Thursday

Aug. 27, 1998

Girls Who Love Horses

by Lisa Lewis

THURSDAY 8/27

Today's Reading: "Girls Who Love Horses" by Lisa Lewis from SILENT TREATMENT, published by Penguin Books (1998).

Several STATE FAIRS get underway today — In St. Paul, it's the MINNESOTA STATE FAIR, in Syracuse, the NEW YORK STATE FAIR, and in Salem, the OREGON STATE FAIR.

It was on this day in 1912 that TARZAN first appeared, in a story by a Chicago ad writer, Edgar Rice Burroughs — the saga of an English nobleman's son abandoned in the African jungle and brought up by apes. The adventure magazine, All Story, published it. Two years later, Burroughs wrote another, this one called Tarzan of the Apes. It was so popular he quit the ad agency and went on to write 25 Tarzan books, which were translated into more than 50 languages.

It's the birthday near Stonewall, Texas, 1908, of LBJ, LYNDON BAINES JOHNSON, the 36th president. He was sworn into the office aboard Air Force One after President Kennedy's assassination in November, 1963. The next year he was elected in the biggest landslide ever — 15 million votes — which helped him push through nearly all of his "Great Society" legislation: the Civil Rights Act; the Voting Rights Act; and the Medicare Bill.

It's the birthday of C.S. FORESTER, 1899, Cairo, Egypt, the writer who created the British naval officer Horatio Hornblower, hero of the Napoleonic Wars. Hornblower was the central character in a dozen novels beginning with the 1937, Beat to Quarters, and ending in 1967 with Hornblower and the Crisis. Most of Forester's novels were made into movies, the best known of which was African Queen, in 1935.

It's the birthday in Philadelphia, 1890, of Emanuel Rabinovitch, better known as the Surrealist artist MAN RAY. He grew up in New York City, and studied architecture, engineering, and art, intending to become a painter. But he fell in with the French artist Marcel Duchamp and began producing pieces called "ready-mades," sculptures or paintings with everyday household items right in them; Ray's best known one was "The Gift," a clothes iron with a row of tacks glued to the bottom. He began experimenting with photography, mostly, he said, as a way to make money so he could paint.

It's the birthday of THEODORE DREISER, born in Terra Haute, Indiana, 1871, author of An American Tragedy (1925). He was the ninth of ten children, and grew up moving around Indiana — living in Sullivan, Vincennes, Evansville, and Warsaw — his family looking for the next place that might them get out of poverty. Nearly all his books — like Sister Carrie (1900), Jennie Gerhardt (1911), and An American Tragedy (1925) — are based on his Indiana years and deal with the effect of money, or the lack of it, on moral behavior.

It's the birthday of SOPHIA SMITH, the founder of Smith College, born in Hatfield, Massachusetts, 1796. She was one of three children left with a sizable inheritance when their father died. And when her two siblings died and left her their estates, she decided to establish a school. She started Smith College in Northampton, Massachusetts in the 1870s, one of the first women's colleges in the country.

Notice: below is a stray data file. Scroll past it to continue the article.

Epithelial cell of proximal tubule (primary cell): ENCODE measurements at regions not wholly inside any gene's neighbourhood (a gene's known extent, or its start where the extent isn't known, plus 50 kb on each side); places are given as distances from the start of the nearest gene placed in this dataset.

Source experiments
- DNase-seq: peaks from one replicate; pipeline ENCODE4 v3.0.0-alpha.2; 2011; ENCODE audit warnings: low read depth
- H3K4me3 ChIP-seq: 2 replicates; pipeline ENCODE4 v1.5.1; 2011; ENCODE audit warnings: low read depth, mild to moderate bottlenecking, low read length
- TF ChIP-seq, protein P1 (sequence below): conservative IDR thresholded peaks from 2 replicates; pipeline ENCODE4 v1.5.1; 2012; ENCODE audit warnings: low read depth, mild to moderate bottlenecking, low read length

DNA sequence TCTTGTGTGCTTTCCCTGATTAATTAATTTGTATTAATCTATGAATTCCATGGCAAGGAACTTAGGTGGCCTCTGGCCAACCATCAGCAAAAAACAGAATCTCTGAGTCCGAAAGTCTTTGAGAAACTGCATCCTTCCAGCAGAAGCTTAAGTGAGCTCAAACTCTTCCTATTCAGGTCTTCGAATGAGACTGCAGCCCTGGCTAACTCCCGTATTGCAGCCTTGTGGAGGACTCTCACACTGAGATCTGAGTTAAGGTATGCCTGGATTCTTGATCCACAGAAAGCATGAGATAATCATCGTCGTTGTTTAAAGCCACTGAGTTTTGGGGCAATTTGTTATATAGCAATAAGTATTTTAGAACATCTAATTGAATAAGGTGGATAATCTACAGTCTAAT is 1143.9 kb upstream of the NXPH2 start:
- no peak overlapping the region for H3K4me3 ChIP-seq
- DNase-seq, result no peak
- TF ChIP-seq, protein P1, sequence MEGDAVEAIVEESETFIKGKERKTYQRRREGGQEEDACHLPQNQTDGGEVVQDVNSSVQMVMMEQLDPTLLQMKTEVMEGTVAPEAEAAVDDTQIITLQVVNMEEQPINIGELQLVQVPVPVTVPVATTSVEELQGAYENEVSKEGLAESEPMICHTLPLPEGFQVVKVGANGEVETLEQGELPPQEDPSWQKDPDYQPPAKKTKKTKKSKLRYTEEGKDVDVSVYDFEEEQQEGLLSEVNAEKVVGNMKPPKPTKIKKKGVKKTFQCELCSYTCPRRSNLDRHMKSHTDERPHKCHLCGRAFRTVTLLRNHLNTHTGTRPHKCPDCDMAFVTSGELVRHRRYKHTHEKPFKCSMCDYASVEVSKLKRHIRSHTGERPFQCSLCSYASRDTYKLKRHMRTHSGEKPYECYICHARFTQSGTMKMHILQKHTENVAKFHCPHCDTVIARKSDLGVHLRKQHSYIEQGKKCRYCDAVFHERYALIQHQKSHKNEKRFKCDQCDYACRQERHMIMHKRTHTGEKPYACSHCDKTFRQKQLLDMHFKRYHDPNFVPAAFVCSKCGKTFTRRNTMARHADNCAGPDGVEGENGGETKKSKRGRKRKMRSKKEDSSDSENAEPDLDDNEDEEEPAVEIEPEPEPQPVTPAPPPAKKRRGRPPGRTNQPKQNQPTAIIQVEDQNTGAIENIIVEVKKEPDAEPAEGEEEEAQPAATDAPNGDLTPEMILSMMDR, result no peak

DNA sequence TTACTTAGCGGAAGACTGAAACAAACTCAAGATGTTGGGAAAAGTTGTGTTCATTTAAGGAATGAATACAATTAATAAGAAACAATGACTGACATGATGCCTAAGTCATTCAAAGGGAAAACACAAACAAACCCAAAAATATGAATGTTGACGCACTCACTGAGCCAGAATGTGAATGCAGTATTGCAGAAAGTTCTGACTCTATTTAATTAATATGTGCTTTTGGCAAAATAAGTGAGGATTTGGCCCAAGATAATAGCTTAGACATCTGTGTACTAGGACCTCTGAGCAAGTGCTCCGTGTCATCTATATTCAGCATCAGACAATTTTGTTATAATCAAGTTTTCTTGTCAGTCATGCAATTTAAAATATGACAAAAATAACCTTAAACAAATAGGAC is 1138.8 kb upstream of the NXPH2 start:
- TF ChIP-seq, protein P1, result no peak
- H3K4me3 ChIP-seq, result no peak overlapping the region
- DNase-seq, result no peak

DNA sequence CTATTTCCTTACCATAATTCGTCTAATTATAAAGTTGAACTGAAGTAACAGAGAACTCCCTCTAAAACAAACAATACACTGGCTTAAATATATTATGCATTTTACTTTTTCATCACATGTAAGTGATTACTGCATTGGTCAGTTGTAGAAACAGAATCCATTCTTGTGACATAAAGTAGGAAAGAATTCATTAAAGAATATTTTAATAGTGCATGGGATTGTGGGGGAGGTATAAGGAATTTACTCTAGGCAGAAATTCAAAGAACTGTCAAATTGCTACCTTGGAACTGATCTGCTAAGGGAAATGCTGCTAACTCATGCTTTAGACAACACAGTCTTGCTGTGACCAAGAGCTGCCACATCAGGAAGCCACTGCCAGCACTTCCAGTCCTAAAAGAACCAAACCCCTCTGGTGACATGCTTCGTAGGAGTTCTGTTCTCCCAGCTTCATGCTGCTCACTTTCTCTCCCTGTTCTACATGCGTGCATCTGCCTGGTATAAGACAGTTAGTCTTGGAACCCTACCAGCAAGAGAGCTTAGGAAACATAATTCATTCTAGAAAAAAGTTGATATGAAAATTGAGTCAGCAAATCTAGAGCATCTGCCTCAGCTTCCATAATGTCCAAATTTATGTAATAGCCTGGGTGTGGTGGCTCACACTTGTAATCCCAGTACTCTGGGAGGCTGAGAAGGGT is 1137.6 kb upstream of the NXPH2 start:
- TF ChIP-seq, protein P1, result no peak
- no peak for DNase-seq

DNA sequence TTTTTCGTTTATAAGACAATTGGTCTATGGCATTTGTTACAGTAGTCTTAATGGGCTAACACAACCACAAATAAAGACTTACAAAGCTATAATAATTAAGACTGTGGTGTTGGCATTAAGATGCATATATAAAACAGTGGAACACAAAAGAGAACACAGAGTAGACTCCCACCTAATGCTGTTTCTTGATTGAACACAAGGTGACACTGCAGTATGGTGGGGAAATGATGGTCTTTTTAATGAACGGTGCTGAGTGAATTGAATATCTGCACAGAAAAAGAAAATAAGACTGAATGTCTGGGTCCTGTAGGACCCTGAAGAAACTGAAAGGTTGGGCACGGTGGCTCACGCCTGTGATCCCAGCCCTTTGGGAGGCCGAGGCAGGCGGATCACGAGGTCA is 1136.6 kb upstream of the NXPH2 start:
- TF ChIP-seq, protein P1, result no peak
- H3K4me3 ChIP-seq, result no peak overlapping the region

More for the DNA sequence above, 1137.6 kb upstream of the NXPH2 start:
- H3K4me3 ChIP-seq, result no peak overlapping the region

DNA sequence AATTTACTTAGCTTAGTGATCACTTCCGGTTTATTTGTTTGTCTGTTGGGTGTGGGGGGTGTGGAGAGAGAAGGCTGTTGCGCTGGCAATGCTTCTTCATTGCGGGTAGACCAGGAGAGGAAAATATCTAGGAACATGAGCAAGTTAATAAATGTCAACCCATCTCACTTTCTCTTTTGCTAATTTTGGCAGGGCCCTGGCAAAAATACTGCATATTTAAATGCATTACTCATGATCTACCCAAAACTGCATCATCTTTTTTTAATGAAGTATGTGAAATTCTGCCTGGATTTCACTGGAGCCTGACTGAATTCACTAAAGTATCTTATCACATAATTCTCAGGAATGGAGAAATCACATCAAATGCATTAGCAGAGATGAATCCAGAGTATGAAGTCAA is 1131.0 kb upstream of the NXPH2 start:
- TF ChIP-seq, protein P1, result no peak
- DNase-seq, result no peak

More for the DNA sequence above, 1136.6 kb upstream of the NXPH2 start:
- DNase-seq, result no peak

Be well, do good work, and keep in touch.®

 









«

»

  • “Writers end up writing stories—or rather, stories' shadows—and they're grateful if they can, but it is not enough. Nothing the writer can do is ever enough” —Joy Williams
  • “I want to live other lives. I've never quite believed that one chance is all I get. Writing is my way of making other chances.” —Anne Tyler
  • “Writing is a performance, like singing an aria or dancing a jig” —Stephen Greenblatt
  • “All good writing is swimming under water and holding your breath.” —F. Scott Fitzgerald
  • “Good writing is always about things that are important to you, things that are scary to you, things that eat you up.” —John Edgar Wideman
  • “In certain ways writing is a form of prayer.” —Denise Levertov
  • “Writing is a socially acceptable form of schizophrenia.” —E.L. Doctorow
  • “Writing is like driving at night in the fog. You can only see as far as your headlights, but you can make the whole trip that way.” —E.L. Doctorow
  • “Let's face it, writing is hell.” —William Styron
  • “A writer is someone for whom writing is more difficult than it is for other people.” —Thomas Mann
  • “Writing is 90 percent procrastination: reading magazines, eating cereal out of the box, watching infomercials.” —Paul Rudnick
  • “Writing is a failure. Writing is not only useless, it's spoiled paper.” —Padget Powell
  • “Writing is very hard work and knowing what you're doing the whole time.” —Shelby Foote
  • “I think all writing is a disease. You can't stop it.” —William Carlos Williams
  • “Writing is like getting married. One should never commit oneself until one is amazed at one's luck.” —Iris Murdoch
  • “The less conscious one is of being ‘a writer,’ the better the writing.” —Pico Iyer
  • “Writing is…that oddest of anomalies: an intimate letter to a stranger.” —Pico Iyer
  • “Writing is my dharma.” —Raja Rao
  • “Writing is a combination of intangible creative fantasy and appallingly hard work.” —Anthony Powell
  • “I think writing is, by definition, an optimistic act.” —Michael Cunningham
The Writer's Almanac on Facebook


The Writer's Almanac on Twitter

Subscribe to our daily newsletter for poems, prose and literary history every morning
An interview with Sharon Olds at The Writer's Almanac Bookshelf
Current Faves - Learn more about poets featured frequently on the show
O, What a Luxury

Although he has edited several anthologies of his favorite poems, O, What a Luxury: Verses Lyrical, Vulgar, Pathetic & Profound forges a new path for Garrison Keillor, as a poet of light verse. Purchase O, What a Luxury »